"`... the details of the work, the manner, method, or mode of doing it, the means by which it is to be accomplished, or, specifically, the details, manner, means or method of doing the work, as contrasted with the result thereof.'" Merrill v. Duffy Reed Construction Co., 82 Idaho 410, 415, 353 P.2d 657, 660 (1960); Moore v. Idaho Employment Security Agency, 84 Idaho 1, 367 P.2d 291 (1961); Beutler v. MacGregor Triangle Co., 85 Idaho 415, 380 P.2d 1 (1963).

Applying this test, the Court found that a master barber, to meet the public health requirements, was responsible for supervising the cleanliness of each portion of his shop, seeing that all tools were kept in sanitary condition, and maintaining standards of personal hygiene among all the barbers in his shop. The Court concluded that this "statutory obligation to supervise the work in so far as it in any manner affects the public health ... [was] sufficient to create the employer-employee relationship." Byrd v. Employment Security Agency, supra, 86 Idaho at 474, 388 P.2d at 102.

The Real Estate Law, by contrast, clearly envisions a relationship between broker and salesman other than that of employer-employee. The real estate salesman is defined as

"... any person employed, either directly or indirectly, by a real estate broker, or who represents a real estate broker in the performance of any of the acts above set forth." (Emphasis added.) I.C. § 54-2022

The statute repeatedly refers to carrying on "the business of real estate broker or real estate salesman" thus indicating a recognition that the two are separate professions. See, I.C. §§ 54-2021, 2029(A)(2), 2040.

The enforcement mechanism mirrors this recognition. The broker and salesman are separately licensed; their respective licenses are of a different quality. Each is given separate duties and responsibilities such as the keeping of adequate records on all property transactions, accounting for all moneys received, and abiding by all licensing regulations. The salesman is directly controlled by and responsible to the Real Estate Board, and must forfeit his license in the event of misconduct.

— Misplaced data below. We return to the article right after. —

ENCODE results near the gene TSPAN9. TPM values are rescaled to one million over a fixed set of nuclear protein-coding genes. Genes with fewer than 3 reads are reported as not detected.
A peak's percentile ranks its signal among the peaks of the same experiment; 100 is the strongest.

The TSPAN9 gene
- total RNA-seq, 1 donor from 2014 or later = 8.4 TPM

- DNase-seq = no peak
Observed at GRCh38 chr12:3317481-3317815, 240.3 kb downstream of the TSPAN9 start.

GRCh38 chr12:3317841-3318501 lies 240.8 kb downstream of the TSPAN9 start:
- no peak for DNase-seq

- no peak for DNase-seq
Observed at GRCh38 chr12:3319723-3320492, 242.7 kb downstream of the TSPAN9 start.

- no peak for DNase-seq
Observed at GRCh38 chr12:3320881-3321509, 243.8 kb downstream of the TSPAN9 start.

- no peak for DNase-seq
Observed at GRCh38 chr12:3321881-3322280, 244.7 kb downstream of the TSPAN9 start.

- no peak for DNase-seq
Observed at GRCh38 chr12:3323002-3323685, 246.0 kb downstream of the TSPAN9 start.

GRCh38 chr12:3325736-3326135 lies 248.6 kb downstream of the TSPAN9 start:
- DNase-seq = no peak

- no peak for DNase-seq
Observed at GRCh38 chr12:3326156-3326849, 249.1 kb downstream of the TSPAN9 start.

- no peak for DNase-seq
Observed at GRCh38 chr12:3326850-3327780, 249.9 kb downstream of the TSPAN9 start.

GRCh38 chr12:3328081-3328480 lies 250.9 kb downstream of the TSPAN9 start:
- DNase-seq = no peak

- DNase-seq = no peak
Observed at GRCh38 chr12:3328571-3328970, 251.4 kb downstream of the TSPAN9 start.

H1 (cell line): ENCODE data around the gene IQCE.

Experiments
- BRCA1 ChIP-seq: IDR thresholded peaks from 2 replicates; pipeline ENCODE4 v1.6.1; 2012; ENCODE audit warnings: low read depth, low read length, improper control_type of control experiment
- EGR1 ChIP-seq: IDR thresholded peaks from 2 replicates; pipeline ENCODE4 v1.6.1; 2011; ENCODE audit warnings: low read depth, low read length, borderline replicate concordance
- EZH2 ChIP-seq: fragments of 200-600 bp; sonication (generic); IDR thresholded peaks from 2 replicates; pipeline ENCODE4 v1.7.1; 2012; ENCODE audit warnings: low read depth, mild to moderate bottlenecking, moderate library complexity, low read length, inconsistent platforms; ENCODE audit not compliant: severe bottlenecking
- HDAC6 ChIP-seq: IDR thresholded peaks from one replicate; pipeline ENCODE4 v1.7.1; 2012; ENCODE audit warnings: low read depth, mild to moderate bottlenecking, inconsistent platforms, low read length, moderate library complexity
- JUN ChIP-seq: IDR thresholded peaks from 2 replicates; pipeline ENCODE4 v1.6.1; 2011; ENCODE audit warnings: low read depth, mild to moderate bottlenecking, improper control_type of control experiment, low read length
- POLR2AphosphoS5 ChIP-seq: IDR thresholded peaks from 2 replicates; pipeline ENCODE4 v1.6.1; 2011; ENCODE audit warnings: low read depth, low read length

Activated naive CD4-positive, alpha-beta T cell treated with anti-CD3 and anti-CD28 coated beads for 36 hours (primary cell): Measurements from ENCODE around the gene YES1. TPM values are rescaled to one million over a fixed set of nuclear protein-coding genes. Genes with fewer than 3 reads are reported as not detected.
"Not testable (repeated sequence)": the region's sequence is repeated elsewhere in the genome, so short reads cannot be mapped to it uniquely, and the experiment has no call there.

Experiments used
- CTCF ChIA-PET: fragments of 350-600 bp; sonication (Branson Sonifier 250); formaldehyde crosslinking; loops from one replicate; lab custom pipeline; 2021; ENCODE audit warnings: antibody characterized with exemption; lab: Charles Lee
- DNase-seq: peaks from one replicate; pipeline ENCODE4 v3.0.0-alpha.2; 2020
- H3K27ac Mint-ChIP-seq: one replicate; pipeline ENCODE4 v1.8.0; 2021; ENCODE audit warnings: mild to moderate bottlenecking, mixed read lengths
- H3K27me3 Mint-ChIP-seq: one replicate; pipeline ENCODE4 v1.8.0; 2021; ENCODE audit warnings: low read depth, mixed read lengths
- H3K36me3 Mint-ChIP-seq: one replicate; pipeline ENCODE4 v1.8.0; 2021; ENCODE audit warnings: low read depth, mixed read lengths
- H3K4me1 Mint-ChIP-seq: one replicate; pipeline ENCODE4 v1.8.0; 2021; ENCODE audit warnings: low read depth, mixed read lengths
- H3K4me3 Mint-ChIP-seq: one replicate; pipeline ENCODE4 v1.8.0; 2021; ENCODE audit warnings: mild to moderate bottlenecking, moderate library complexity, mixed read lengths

Finally, insofar as the broker himself is responsible for protecting the public from misconduct by the salesmen who represent him, we find that he exercises that responsibility by supervising the results, rather than the detailed performance of the work. Thus, we are unconvinced by the contention of the Department of Employment — adopted by the Appeals Examiner and affirmed by the Industrial Commission — that a statute placing ultimate responsibility for protecting the public upon the broker confers upon him a "right to control" his salesmen such that only an employer-employee relationship can logically exist between the two.

Rather, we find persuasive the reply given by the California Supreme Court, when faced with this precise question more than thirty years ago:

"The Real Estate Act, supra, does not establish as a matter of law the status of every salesman as being `in employment' within the meaning of the Unemployment Insurance Act. The licensing statute was not promulgated for that purpose; it was designed for the protection of the public, the primary function being to allow only those persons to operate as real estate brokers and salesmen who are honest, truthful, and of good reputation. [Citations omitted.] The act operates in a comparatively narrow field and the legislation should not be interpreted so as to give a meaning beyond its realm and scope... . The Real Estate Act of this state does not expressly give the employer the right to control the manner and means of accomplishing the result desired, nor do its provisions conclusively negative all of the other factors to be considered in determining whether one is an independent contractor." California Employment Stabilization Commission v. Morris, 28 Cal.2d 812, 172 P.2d 497, 500 (1946).